General Warnings

Is Erythritol Safe For Kidneys?

Erythritol belongs to a class of compounds called sugar alcohols. Many different sugar alcohols are used by food producers. These include xylitol, sorbitol and maltitol. Most of them function as low-calorie sweeteners in sugar-free or low-sugar products. The World Health Organization (WHO) approved erythritol in 1999, and the FDA did the same in 2001.

Most sugar alcohols are found in small amounts in nature, especially in fruits and vegetables. The way these molecules are structured gives them the ability to stimulate the sweet taste receptors on your tongue. Erythritol appears to be quite different from the other sugar alcohols. With only 6% of the calories of sugar, it still contains 70% of the sweetness. In large-scale production, erythritol is created when a type of yeast ferments glucose from corn or wheat starch.

Is Erythritol safe for kidneys?

Yes, erythritol appears to be generally considered safe for people with healthy kidneys and there is no evidence to suggest that it is harmful to the kidneys when consumed in moderate amounts. In fact, erythritol is excreted unchanged by the kidneys and does not accumulate in the body, making it a safe sugar substitute for people with kidney disease.

Multiple studies on its toxicity and effects on metabolism have been performed in animals. Despite long-term feeding of high amounts of erythritol, no serious side effects have been detected.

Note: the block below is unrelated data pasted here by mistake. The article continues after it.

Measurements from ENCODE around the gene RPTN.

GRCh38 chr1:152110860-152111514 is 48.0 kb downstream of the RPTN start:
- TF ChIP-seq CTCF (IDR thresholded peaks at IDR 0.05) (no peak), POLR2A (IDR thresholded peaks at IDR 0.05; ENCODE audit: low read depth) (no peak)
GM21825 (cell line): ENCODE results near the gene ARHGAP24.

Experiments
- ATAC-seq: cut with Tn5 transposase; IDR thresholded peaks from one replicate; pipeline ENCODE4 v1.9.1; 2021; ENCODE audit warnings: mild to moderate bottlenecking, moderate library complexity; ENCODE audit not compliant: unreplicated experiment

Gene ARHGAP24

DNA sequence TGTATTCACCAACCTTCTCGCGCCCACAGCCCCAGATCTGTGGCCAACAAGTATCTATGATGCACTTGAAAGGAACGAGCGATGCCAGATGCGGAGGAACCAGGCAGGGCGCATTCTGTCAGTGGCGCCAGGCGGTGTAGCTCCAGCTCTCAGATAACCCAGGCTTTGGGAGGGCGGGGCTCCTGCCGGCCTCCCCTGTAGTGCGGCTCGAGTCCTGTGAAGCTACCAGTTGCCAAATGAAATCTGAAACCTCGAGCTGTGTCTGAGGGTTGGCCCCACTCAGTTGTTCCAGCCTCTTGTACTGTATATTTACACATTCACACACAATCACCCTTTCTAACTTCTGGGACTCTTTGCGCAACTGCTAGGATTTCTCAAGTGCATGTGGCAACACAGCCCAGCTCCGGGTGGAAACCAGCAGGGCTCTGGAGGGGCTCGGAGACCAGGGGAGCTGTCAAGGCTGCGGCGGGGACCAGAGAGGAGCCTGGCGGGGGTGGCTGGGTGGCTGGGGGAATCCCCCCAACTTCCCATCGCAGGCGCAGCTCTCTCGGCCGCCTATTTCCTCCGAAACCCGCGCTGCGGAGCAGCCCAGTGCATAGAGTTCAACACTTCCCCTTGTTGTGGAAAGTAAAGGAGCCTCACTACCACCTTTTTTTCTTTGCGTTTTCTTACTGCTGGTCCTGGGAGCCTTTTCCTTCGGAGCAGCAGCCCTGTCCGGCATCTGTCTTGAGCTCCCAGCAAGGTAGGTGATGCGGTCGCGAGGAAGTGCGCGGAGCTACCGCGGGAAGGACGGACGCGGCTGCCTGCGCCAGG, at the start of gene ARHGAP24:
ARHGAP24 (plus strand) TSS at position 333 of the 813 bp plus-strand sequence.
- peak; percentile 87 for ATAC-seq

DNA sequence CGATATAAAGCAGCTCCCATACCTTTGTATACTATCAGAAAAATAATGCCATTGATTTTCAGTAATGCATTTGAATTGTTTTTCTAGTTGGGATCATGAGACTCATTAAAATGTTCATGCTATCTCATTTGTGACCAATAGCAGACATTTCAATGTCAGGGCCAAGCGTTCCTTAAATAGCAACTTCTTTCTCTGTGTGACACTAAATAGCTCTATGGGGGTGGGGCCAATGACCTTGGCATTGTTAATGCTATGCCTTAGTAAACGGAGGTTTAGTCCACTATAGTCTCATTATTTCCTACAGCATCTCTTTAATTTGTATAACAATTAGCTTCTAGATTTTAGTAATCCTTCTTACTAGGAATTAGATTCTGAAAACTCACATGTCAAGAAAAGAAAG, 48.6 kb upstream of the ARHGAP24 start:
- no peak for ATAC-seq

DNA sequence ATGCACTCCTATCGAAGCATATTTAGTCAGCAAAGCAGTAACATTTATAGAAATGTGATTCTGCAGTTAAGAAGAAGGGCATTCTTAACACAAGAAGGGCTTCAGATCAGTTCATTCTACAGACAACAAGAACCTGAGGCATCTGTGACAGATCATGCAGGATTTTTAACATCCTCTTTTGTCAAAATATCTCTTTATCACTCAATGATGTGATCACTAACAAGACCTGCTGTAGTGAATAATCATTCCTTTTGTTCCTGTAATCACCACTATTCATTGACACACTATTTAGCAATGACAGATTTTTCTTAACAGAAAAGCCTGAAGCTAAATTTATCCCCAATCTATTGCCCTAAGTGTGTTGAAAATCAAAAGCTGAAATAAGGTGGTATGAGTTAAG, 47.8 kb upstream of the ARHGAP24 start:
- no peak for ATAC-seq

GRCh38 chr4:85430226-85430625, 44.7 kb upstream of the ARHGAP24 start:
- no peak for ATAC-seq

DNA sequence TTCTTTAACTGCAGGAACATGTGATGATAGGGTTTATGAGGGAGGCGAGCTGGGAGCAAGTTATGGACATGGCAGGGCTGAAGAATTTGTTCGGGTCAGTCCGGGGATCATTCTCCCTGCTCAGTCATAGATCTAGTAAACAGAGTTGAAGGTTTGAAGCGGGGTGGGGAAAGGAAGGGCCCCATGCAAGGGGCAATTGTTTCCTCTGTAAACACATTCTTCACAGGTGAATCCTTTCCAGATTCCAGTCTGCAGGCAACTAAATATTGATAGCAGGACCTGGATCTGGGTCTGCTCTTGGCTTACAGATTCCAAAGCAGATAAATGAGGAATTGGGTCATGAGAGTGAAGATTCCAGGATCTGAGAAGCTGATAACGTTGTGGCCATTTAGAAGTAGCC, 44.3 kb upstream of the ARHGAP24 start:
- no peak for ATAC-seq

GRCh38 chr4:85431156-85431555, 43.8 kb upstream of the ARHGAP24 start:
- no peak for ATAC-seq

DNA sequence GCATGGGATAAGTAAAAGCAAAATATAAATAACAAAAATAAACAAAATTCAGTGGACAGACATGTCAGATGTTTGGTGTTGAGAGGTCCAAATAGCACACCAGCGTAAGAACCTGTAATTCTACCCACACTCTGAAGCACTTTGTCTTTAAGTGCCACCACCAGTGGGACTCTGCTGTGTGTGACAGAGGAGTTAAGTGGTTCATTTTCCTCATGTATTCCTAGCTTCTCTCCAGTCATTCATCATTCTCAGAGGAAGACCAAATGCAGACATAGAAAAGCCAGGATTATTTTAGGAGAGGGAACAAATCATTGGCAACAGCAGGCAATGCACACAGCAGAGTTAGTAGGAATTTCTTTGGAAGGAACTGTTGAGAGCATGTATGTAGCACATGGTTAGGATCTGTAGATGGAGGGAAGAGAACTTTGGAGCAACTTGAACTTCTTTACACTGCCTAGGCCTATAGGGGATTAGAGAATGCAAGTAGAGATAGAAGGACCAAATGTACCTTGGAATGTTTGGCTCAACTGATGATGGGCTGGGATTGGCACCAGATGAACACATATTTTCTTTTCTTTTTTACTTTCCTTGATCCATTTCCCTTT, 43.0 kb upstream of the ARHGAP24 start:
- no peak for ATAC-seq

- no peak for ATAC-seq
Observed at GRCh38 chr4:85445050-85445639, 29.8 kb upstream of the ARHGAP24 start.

Unlike other sugar alcohols, most of erythritol gets absorbed into the bloodstream before it reaches the colon. It circulates in the blood for a while, until it is eventually excreted unchanged in the urine. About 90% of erythritol is excreted this way.

Erythritol is also safe for people with diabetes because it has no effect on glucose or insulin levels. This makes it a safe sugar substitute if you have diabetes. Foods that contain erythritol may still contain carbohydrates, calories, and fat, so it’s important to check the label. Although erythritol doesn’t have any serious side effects, eating high amounts may cause digestive upset.

However, people with advanced kidney disease or those undergoing dialysis may need to limit their intake of erythritol, as their kidneys may not be able to handle the increased workload of processing this sweetener. In addition, data from studies suggest that the consumption of added sugars leads to kidney damage and related metabolic derangements that increase cardiovascular risk. Importantly, the consumption of added sugars has been found to induce insulin resistance and increase uric acid in humans, both of which increase the conversion of glucose to fructose.

 It is always recommended to consult with a healthcare professional before making any dietary changes or adding new foods or supplements to your diet, especially if you have a medical condition or are taking medication.


Dr. Oche Otorkpa PG Cert, MPH, PhD

Dr. Oche is a seasoned Public Health specialist who holds a post graduate certificate in Pharmacology and Therapeutics, an MPH, and a PhD both from Texila American University. He is a member of the International Society of Substance Use Professionals and a Fellow of the Royal Society for Public Health in the UK. He authored two books: "The Unseen Terrorist," published by AuthorHouse UK, and "The Night Before I Killed Addiction."
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